East Jessamine High School’s cheerleading squad received a bid to perform at a national competition for the first time ever, but the team likely will not be able to go because of a current policy the school board wants to change.
The East High team received a bid to the Universal Cheerleaders Association’s National High School Cheerleading Championship in Orlando in February 2014. Cheerleaders say they are the first coed team from Jessamine County ever to qualify for nationals.
Current Jessamine County Board of Education policy dictates that athletic teams can only take field trips that cause them to miss school days if the trip is for in-state postseason playoffs. The East cheerleaders would miss at least one day of school for the trip.
More than two dozen cheerleaders from East High packed the conference room at the school board’s November meeting, with senior John Norman speaking on behalf of his teammates, telling board members of the squad’s bid to nationals and urging them to support the trip.
The East High squad has 31 cheerleaders. They had only two boys on the team last year and recruited six more to be able to be competitive in the coed division this year.
“We are competitors to actually win the national championship and come home with the national title,” Norman said.
Norman told the board he and his classmates were more than willing to make up missed class time through online-education software and on the long bus ride to and from Florida.
A policy change would likely come through the school district’s athletic advisory council, whose next scheduled meeting is in January. Chief of staff Matt Moore told board members in November that he had four main field-trip topics to address with the council, including an exception to allow missed school time for competitive national events.
Moore said last week that he had spoken with board members, athletic directors and parents and believed there was a consensus to move forward with a policy change.
“When students qualify or when teams qualify for national tournaments, we feel like there probably should be an exception for that,” he said. “It doesn’t just apply to cheerleading … I think it could also apply to other sports like archery and bowling.”
Moore said Dara Bass from the Kentucky School Boards Association was gathering information about similar policies across the state. He said it would be tough to have a new policy in place in time to allow the cheerleaders to attend the Feb. 8-9 event.
“I think it will be difficult to have one completed before then, but we’re moving as quickly as we can,” he said.
East High cheerleading coach Kristen Mulcahy said Monday that her team members “deserve to go” to the national competition. The squad has seven seniors who would not get another shot at the national competition.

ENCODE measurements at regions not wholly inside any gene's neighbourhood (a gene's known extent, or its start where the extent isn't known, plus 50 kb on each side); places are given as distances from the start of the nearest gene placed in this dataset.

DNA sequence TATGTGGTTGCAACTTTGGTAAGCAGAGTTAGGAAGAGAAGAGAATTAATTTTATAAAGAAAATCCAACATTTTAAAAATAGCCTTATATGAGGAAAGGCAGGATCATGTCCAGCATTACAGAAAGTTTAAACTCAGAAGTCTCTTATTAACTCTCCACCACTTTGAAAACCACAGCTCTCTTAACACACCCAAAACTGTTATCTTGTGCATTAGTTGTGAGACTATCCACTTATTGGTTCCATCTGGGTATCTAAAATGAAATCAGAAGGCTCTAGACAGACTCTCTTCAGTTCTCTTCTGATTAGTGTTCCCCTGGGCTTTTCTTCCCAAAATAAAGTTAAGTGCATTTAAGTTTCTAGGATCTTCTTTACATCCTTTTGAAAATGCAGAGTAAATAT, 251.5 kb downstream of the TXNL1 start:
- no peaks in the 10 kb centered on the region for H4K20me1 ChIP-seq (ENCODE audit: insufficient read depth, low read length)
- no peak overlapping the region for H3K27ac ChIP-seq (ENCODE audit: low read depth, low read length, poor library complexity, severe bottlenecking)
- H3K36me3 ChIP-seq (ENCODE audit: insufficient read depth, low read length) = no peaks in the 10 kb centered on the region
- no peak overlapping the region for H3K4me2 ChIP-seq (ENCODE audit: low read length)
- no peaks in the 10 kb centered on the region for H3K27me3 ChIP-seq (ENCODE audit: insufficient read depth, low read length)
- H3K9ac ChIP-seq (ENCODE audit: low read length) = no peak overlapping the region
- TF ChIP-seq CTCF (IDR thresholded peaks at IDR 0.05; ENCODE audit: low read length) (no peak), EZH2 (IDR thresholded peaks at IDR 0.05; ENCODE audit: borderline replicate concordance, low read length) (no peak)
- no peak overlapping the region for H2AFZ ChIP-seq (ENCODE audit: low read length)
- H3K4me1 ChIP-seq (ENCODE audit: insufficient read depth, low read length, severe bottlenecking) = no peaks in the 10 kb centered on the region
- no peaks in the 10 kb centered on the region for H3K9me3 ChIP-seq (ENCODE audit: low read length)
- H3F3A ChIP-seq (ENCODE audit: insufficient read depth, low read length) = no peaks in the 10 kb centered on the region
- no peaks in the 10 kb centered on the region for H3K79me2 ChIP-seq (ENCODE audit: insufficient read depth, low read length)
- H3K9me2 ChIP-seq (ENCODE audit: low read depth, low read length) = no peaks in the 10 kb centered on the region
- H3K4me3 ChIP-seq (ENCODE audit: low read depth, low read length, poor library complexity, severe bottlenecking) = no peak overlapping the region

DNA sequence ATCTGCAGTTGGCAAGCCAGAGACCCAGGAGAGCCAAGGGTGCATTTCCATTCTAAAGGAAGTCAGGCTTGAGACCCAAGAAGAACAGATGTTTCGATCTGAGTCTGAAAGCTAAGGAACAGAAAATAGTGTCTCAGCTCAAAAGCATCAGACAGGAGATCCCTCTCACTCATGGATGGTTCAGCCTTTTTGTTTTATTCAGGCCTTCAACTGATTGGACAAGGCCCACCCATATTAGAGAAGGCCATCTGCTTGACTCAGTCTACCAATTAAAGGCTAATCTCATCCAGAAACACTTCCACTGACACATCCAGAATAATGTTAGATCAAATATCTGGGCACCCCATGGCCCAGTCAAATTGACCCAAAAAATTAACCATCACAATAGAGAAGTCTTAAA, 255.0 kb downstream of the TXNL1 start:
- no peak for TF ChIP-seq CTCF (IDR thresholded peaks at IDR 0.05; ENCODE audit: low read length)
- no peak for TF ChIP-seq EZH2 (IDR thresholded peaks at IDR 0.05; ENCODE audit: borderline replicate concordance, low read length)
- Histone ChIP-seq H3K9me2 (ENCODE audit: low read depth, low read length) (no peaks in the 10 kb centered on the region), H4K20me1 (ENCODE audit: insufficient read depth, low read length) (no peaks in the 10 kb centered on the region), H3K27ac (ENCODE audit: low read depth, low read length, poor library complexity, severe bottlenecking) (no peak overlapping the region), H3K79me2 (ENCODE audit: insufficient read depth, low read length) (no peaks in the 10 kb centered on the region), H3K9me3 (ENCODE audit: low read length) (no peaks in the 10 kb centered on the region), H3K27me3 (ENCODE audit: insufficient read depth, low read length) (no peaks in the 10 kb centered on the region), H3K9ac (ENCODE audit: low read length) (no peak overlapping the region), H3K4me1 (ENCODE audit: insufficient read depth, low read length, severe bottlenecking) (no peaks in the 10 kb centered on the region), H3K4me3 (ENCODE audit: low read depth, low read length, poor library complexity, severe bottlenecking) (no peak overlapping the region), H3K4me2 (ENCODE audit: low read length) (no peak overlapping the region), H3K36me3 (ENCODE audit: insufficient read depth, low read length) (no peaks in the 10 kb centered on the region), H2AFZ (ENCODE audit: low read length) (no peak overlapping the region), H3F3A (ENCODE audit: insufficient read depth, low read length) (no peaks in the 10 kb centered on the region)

“They’ve worked really hard. They actually got disqualified at the state competition because of some judging issues, and at this point, this is what they’re working for,” she said. “For them to be turned down for this, too, it’s just going to crush them, basically.”
Mulcahy said her team stood a good chance of placing well in the coed division this year after having only two boys on the squad last year.
“In order to even be competitive in the coed division, you’ve got to have more than that, so we have eight this year,” she said. “It takes the competition to the next level, basically, because you have more boys that can throw the girls; it’s just a whole new look for us. They really could do well.”
Some representatives of West Jessamine High School cheerleading were also in attendance at the November school-board meeting but did not speak to the board. Moore said the West High cheerleaders had also received a bid for the same 2014 national competition.
The West cheerleaders received a bid to the UCA nationals last year and attended the competition, Moore said, missing one day of school in the process. Moore said the administration did not know the students would miss school for the trip when it was approved; he said that trip did not meet the board’s policy.
An additional hurdle for West attending the 2014 UCA nationals is the school board’s cost limit for field trips. While teams can take a trip that costs up to $100 per day per student every year, they can only take a trip that costs up to $200 per day per student every two years. Moore said West’s trip last year was over the $100-per-day limit and that the trip this year would also have cost more than $100 per day.
Mulcahy said she thought the school board was missing the importance of the opportunity for East Jessamine High School’s cheerleaders.
“They could go down and win — that’s what they’re not understanding,” she said. “Send a team down and represent Jessamine County.”